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Cover Crops — Fall 2009 | Out Here Magazine

Feed your garden soil with a fall planting

By Jodi Torpey

Though your vegetable garden has been harvested, this is no time to let it remain fallow until planting time next spring.

Plant a cover crop now and your garden will reward you next year with richer soil, fewer weeds, and more bountiful crops.

A cover crop is any crop grown primarily to improve soil fertility and protect it from erosion, rather than providing a harvest.

Cover crops can be annuals, biennials, perennials, or legumes that grow quickly and cover the soil's surface.

Others include ryegrass, winter rye, buckwheat, hairy vetch, fodder kale, oilseed radish, and crimson clover.

When plowed under, the cover crop turns into green manure because it increases the amount of organic matter in the soil, conserves soil moisture, and slows erosion. Cover crops also help suppress weeds and reduce insect pests and diseases. Legumes introduce nitrogen back into the soil.

Large-scale farmers primarily employ cover crops, but home gardeners can use some of the same cover cropping techniques in their vegetable garden beds, says Steve Solomon, author of Gardening When it Counts: Growing Food in Hard Times.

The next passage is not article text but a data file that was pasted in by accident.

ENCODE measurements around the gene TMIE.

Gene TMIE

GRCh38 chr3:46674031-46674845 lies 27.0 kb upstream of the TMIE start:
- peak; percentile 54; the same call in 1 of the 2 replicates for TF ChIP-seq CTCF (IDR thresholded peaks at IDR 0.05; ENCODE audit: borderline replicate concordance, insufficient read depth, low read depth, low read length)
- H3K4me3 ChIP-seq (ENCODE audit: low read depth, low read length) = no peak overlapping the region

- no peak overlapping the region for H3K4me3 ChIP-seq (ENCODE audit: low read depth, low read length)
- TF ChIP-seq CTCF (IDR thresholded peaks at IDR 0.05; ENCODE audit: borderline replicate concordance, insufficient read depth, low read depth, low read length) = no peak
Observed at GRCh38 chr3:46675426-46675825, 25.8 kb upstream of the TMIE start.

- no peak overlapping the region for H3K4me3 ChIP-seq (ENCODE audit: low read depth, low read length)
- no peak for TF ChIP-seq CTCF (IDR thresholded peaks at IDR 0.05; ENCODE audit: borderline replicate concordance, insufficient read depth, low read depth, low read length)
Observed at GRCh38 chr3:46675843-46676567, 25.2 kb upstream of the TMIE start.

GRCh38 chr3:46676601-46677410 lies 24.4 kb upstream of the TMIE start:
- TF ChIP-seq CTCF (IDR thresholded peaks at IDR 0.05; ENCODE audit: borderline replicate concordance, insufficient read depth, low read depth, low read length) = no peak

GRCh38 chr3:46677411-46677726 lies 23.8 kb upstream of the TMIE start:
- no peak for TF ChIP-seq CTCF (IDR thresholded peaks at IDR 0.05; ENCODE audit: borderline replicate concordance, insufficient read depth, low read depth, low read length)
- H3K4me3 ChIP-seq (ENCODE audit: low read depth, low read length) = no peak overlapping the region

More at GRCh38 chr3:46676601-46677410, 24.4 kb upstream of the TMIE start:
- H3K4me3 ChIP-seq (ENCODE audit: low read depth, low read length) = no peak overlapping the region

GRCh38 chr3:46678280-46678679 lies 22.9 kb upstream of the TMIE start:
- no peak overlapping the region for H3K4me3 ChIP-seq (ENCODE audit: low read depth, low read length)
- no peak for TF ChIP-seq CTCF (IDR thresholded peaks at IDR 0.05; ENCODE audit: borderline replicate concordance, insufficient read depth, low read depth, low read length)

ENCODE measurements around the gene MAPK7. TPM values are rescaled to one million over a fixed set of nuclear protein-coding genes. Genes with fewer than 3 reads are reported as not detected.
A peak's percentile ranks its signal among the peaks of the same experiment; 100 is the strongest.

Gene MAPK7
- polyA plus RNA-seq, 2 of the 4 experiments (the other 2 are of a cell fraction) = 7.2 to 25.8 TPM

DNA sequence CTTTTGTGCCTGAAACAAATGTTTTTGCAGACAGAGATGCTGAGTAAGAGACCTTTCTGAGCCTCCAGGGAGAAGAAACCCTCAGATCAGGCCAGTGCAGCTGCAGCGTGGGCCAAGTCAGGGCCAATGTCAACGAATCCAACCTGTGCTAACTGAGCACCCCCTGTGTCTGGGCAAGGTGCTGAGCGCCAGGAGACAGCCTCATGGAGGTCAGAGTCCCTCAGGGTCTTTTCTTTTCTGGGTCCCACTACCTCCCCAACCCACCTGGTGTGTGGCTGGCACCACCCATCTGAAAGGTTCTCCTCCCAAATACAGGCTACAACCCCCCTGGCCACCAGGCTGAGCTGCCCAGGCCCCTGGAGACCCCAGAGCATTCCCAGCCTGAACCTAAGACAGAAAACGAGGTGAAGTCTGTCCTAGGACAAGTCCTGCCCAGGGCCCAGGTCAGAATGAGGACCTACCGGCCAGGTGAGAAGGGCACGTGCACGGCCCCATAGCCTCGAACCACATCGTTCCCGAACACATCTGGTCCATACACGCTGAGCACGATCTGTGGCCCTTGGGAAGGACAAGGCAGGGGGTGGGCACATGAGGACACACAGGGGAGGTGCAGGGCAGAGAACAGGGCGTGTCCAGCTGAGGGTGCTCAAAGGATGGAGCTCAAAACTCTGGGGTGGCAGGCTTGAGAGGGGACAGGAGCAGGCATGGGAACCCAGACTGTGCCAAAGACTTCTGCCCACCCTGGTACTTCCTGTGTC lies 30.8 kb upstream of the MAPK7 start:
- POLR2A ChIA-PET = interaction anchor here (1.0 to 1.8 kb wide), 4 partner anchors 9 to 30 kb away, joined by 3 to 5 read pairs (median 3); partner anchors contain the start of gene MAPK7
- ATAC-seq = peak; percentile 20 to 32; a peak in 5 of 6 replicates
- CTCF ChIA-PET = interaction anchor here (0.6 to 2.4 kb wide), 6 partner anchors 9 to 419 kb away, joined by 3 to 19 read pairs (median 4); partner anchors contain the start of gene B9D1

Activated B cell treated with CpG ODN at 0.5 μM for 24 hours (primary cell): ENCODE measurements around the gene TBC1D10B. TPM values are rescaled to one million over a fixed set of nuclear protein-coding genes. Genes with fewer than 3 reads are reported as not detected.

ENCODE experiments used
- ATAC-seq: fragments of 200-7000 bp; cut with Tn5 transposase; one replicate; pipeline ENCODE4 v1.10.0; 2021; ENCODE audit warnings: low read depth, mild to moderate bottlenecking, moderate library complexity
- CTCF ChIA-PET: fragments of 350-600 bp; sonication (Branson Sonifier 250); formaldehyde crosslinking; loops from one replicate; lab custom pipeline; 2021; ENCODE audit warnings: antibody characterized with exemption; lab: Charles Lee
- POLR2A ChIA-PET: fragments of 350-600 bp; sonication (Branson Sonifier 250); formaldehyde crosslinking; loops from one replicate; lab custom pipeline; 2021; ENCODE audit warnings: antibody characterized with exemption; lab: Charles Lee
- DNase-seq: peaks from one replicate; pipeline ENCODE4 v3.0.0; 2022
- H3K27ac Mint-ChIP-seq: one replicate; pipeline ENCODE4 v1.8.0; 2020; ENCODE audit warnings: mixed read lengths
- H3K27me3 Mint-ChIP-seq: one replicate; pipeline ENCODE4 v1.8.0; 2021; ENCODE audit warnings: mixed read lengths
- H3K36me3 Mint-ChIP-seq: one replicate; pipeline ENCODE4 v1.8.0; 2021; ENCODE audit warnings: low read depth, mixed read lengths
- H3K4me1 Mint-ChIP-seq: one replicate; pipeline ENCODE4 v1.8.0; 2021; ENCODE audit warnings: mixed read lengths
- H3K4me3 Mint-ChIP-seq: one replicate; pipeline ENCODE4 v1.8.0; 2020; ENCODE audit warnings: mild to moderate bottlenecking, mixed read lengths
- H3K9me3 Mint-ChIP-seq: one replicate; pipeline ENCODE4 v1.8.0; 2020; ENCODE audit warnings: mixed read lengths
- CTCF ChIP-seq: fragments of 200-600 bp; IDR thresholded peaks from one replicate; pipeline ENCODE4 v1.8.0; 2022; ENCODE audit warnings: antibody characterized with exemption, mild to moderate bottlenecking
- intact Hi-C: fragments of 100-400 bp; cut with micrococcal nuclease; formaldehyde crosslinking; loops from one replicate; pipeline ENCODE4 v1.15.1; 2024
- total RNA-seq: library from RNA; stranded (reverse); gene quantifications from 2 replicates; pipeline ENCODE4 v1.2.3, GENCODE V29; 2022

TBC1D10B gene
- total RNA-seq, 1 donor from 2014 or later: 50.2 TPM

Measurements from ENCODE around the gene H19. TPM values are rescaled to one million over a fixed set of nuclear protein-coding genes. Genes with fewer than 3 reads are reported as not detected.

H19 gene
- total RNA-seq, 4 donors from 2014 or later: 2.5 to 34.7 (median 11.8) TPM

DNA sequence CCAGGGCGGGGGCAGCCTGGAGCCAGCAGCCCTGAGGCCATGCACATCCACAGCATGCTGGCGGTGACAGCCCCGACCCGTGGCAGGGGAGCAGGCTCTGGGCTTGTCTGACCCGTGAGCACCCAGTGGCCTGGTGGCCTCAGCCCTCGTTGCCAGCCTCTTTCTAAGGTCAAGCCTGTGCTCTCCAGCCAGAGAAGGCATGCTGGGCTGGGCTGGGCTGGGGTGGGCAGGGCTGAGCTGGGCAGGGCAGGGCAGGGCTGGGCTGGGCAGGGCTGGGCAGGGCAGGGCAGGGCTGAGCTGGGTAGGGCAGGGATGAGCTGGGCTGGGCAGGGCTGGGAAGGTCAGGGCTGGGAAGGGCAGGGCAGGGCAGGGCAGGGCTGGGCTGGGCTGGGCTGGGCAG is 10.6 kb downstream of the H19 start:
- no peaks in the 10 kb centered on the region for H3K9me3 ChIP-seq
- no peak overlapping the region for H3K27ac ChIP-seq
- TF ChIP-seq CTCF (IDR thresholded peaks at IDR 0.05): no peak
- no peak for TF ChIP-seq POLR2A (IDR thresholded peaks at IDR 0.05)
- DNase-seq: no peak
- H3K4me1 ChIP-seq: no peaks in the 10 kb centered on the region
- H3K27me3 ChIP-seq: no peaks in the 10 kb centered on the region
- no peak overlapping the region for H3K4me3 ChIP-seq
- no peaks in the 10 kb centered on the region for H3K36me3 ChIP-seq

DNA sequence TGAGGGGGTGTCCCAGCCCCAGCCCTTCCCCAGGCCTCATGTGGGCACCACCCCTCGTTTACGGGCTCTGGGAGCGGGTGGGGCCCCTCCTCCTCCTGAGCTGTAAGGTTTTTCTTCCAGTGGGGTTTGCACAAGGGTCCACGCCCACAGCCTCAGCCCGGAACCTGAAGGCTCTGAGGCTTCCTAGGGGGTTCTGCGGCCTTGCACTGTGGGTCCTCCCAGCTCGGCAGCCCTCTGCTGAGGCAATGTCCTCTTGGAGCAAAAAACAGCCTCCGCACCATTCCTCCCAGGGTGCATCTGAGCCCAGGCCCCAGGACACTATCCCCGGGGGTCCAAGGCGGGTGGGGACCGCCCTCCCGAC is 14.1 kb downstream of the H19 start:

"The key benefit of cover crops is looser, airy soil with organic matter deposited as much as 3 feet down by the crop roots," he says.

Besides boosting soil fertility, cover crops improve soil structure and give beneficial insects a haven for the winter. Think of it as a protective living blanket for the soil.

Solomon recommends planting a cover crop whenever a vegetable bed at least 100 square feet in size will be vacant for four weeks or longer. Most gardeners sow their cover crop after the fall harvest, allow it to grow before winter sets in, and then till it under in spring.

"The biggest hazard to cover crop manuring is the long wait that is needed for the crop to decompose after turning it in," he says. "This is especially true if the crop has gone forward too far and has gotten woody."

If the crop is allowed to grow for too long, gardeners may need to wait up to five weeks before they can plant in order to give the green manure time to break down into a form that new plant roots can use. One way to avoid the waiting period is to simply pull up the plants, roots and all. The plants can then be recycled by tossing them into the compost bin.

It's important to carefully select a cover crop based on your region, so be sure to check with your county extension office for the recommended plants and planting times for your area.

So, even though you may be ready to put your gardening gear away for the season, take time for one more planting. It'll do your spring garden a world of good.

Jodi Torpey is a master gardener and garden writer in Colorado where improving soil fertility is a never-ending job.